The real estate industry is a bit of a greenhouse gas powerhouse, responsible for 40% of all global emissions. A quarter of that comes from building materials, andhas had enough. The company is building a tool for finding, managing and reporting on lower-carbon, more sustainable, building materials, and just closed a $3 million seed round to fulfill that mission.
Tangible today announced it has raised $3 million in seed funding. The round was led by early-stage construction tech investor, and (which led the company’s previously undisclosed pre-seed round). Redstone Built World Fund, Pi Labs, Asymmetric and Deco Ventures participated in the round, as well.
The Tangible platform has been designed to support sustainability and development managers who use it as a tool to find low-carbon materials, drawn primarily from global environmental product declarations, which the company says are all third-party verified. Materials can then be added to a project and the impact aggregated; the results are sharable, which gives developers a view of all their projects, the materials being used and the environmental and health impact. Tangible is also pushing for transparency: Users can share the information with their customers and investors to demonstrate the changes being made on the ground.
“We’re using the funding to grow the product team and continue developing the platform. We’ve been co-developing the platform with a select group of customers, so we’re scaling up for our full launch later this year,” says Anneli Tostar in an interview with TechCrunch. She co-founded the company alongside Nicole Granath. “We raised $3 million in this round, bringing the total we’ve raised to $4 million — all equity.”
The company declined to comment on the valuation for this round.
“We’re excited to develop Tangible and fully launch the platform into the North American market. This market alone is worth around $72 billion — with hundreds of thousands of developers and construction managers who would benefit from using Tangible to report embodied carbon for construction projects,” explains Tostar. “The long-term vision is a full-stack platform for sustainable construction. In the future, people will be able to use Tangible to track projects, see case studies from other organizations, order more sustainable materials, and provide the tools to decarbonize the construction industry at large.”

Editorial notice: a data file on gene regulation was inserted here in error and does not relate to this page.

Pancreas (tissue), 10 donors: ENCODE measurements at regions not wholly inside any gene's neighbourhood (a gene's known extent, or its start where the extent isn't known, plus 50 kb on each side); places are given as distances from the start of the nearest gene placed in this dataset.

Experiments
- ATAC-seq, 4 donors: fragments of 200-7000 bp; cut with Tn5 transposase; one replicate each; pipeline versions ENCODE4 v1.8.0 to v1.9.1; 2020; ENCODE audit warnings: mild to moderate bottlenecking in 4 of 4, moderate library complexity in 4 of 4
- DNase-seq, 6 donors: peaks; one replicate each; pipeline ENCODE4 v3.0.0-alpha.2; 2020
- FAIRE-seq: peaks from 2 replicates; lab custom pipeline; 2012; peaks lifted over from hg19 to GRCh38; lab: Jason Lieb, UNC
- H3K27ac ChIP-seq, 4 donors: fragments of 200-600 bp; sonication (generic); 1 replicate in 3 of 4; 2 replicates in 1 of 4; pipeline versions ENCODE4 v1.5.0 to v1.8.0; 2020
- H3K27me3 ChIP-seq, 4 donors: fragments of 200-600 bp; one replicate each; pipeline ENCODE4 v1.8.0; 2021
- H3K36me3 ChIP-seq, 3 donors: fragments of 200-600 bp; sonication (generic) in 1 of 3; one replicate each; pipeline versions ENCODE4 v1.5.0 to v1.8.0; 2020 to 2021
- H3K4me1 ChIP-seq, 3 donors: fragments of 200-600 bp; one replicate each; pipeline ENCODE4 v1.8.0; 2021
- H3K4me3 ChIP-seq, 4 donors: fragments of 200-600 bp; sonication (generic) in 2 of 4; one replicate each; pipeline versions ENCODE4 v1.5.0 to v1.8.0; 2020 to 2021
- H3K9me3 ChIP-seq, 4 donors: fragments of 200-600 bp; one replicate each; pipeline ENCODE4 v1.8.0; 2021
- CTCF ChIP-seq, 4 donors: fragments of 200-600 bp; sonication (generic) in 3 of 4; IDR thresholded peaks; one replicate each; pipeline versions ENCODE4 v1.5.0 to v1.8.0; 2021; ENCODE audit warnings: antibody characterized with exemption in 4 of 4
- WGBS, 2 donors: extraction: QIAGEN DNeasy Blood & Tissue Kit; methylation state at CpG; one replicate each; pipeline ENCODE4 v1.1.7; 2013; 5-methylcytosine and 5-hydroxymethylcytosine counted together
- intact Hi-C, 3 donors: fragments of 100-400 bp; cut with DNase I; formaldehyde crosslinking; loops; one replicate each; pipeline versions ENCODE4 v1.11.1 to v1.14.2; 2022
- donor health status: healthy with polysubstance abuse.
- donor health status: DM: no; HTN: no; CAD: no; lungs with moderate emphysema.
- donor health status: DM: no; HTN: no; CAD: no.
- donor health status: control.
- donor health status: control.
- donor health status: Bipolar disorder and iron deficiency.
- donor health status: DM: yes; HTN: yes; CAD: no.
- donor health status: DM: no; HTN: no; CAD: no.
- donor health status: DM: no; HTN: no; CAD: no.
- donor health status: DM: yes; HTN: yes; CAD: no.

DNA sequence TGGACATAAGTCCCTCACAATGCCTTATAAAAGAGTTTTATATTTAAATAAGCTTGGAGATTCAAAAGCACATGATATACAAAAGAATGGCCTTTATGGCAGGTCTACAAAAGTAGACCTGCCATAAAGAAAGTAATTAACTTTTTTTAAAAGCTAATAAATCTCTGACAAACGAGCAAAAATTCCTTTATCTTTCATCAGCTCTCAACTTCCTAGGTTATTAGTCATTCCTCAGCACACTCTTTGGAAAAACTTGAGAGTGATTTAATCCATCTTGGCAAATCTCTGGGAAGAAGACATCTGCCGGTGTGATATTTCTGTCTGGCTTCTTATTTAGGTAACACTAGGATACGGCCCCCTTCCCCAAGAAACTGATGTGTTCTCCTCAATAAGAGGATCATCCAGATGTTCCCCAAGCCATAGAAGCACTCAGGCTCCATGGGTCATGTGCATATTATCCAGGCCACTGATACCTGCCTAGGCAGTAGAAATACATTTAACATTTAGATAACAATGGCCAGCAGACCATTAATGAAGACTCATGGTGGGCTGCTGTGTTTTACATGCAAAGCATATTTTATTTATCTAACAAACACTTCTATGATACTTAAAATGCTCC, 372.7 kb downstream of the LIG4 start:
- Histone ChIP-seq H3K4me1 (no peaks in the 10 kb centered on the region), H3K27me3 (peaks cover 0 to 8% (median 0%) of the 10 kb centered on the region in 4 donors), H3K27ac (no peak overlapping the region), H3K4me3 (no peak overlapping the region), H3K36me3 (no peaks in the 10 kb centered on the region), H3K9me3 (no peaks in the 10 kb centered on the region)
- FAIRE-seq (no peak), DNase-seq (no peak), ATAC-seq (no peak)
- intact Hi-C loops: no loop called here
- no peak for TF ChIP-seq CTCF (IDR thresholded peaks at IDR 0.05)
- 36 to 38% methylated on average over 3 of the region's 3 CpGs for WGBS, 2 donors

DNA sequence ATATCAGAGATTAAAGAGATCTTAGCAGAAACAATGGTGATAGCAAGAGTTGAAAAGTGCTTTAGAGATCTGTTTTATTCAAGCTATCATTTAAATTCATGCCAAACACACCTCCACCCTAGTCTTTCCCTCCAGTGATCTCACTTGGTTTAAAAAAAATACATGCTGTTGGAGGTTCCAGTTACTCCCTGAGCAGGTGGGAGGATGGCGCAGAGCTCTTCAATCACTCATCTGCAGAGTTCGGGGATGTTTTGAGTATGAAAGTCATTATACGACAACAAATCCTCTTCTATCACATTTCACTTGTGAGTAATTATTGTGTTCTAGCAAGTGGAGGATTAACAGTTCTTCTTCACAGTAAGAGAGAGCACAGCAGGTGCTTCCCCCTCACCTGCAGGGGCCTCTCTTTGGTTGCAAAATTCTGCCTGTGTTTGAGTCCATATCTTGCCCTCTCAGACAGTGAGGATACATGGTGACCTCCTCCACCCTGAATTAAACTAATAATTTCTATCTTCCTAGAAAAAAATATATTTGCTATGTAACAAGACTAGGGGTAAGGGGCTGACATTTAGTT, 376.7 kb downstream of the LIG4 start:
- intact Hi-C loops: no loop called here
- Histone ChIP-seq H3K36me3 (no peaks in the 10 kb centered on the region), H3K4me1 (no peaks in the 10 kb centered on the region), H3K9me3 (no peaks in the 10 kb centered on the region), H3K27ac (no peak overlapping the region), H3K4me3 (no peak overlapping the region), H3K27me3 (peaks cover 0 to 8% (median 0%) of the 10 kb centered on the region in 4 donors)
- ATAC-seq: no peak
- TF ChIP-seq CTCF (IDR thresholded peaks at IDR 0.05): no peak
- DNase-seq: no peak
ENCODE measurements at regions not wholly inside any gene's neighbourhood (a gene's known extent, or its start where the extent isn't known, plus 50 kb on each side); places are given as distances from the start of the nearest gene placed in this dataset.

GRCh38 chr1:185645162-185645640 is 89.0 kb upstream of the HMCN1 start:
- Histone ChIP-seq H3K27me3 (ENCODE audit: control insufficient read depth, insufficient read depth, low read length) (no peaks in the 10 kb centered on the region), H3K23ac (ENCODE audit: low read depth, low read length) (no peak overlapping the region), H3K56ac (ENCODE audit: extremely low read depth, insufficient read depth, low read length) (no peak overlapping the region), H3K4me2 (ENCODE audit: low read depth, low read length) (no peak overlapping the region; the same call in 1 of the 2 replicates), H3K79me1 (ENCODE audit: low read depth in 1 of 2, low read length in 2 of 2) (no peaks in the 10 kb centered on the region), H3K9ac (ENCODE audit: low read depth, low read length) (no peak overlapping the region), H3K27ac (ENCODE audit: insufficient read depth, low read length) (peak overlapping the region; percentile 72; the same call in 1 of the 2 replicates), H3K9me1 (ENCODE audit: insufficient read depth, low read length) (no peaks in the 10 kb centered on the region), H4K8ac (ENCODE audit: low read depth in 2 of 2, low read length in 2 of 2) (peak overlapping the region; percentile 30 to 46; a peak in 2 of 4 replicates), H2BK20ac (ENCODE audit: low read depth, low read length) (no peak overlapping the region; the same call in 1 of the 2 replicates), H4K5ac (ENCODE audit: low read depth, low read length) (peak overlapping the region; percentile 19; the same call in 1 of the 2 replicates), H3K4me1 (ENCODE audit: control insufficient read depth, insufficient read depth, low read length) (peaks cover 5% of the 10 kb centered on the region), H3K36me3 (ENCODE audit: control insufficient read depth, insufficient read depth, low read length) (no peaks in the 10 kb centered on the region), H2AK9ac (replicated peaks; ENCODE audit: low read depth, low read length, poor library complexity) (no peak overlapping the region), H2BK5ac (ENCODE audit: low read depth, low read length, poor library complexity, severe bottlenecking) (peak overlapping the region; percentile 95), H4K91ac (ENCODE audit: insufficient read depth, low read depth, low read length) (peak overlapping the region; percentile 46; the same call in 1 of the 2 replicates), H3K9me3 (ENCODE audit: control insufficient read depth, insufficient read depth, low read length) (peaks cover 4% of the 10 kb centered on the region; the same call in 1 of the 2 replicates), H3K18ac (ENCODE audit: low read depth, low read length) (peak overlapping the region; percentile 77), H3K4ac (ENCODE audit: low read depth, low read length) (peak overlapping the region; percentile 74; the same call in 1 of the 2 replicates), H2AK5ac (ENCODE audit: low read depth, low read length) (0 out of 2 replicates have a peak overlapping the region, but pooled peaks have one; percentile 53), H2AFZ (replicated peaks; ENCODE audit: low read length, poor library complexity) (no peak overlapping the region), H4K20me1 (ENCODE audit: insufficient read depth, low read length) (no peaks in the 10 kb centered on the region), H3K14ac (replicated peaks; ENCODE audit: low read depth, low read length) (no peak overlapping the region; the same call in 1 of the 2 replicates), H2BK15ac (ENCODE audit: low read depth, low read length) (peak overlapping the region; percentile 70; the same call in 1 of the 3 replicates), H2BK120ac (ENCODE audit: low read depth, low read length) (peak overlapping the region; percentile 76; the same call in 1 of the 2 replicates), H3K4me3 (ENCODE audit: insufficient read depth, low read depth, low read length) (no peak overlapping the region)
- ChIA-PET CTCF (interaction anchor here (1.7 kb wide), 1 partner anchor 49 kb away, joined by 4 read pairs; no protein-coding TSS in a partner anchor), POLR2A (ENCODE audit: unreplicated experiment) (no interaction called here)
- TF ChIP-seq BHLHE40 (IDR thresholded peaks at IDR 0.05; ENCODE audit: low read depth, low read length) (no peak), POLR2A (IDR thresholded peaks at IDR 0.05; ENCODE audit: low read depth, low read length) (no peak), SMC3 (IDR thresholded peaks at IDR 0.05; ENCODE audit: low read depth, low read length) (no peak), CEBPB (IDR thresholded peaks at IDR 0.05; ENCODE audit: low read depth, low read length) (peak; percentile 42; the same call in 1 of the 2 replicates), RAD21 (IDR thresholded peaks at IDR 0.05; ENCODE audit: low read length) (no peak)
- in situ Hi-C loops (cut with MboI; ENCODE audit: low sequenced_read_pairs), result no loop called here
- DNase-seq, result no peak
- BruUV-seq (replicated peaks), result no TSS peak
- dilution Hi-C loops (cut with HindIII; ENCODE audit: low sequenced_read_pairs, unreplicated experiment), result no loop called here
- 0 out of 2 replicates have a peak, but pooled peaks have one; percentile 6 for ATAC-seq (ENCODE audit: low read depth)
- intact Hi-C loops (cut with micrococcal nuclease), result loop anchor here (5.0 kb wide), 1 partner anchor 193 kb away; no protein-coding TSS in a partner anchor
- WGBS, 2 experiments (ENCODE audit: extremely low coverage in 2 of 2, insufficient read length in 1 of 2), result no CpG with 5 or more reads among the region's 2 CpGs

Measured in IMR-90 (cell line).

The industry already has LEED, but Tangible doesn’t believe that is enough to get to climate impact.
“When it comes to climate impact, LEED primarily focuses on energy consumption, with just a few points awarded for considering material sustainability,” says Tostar. “That’s a bit at-odds with how we need to think about carbon reduction. Studies show that the carbon emitted from upfront construction is equivalent to up to 10 years of operating the building, and additional carbon gets emitted every time there’s a retrofit or renovation. What’s more — when we emit carbon matters, the sooner we emit carbon, the more likely we are to kick-start climate cascades, which make the climate warm even faster. So addressing this upfront carbon is mission-critical for abating the worst effects of climate change.”
“We’ve been hearing from real estate investors and owners that they’re receiving pressure from investors, upcoming regulation and green building standards to decarbonize their developments. While many solutions exist to help them address the operational carbon of their properties, they don’t yet have a streamlined way to manage and reduce the embodied carbon of buildings,” says Granath. “While leading sustainability programs in-house and as consultants, Anneli and I saw the overwhelming need for a scalable solution to track, reduce and report on embodied carbon. Tangible is the embodied carbon management platform developers have been waiting for. We’re delighted to be launching Tangible for owners and developers who want a portfolio-wide view of their embodied carbon footprint and where they can decarbonize.”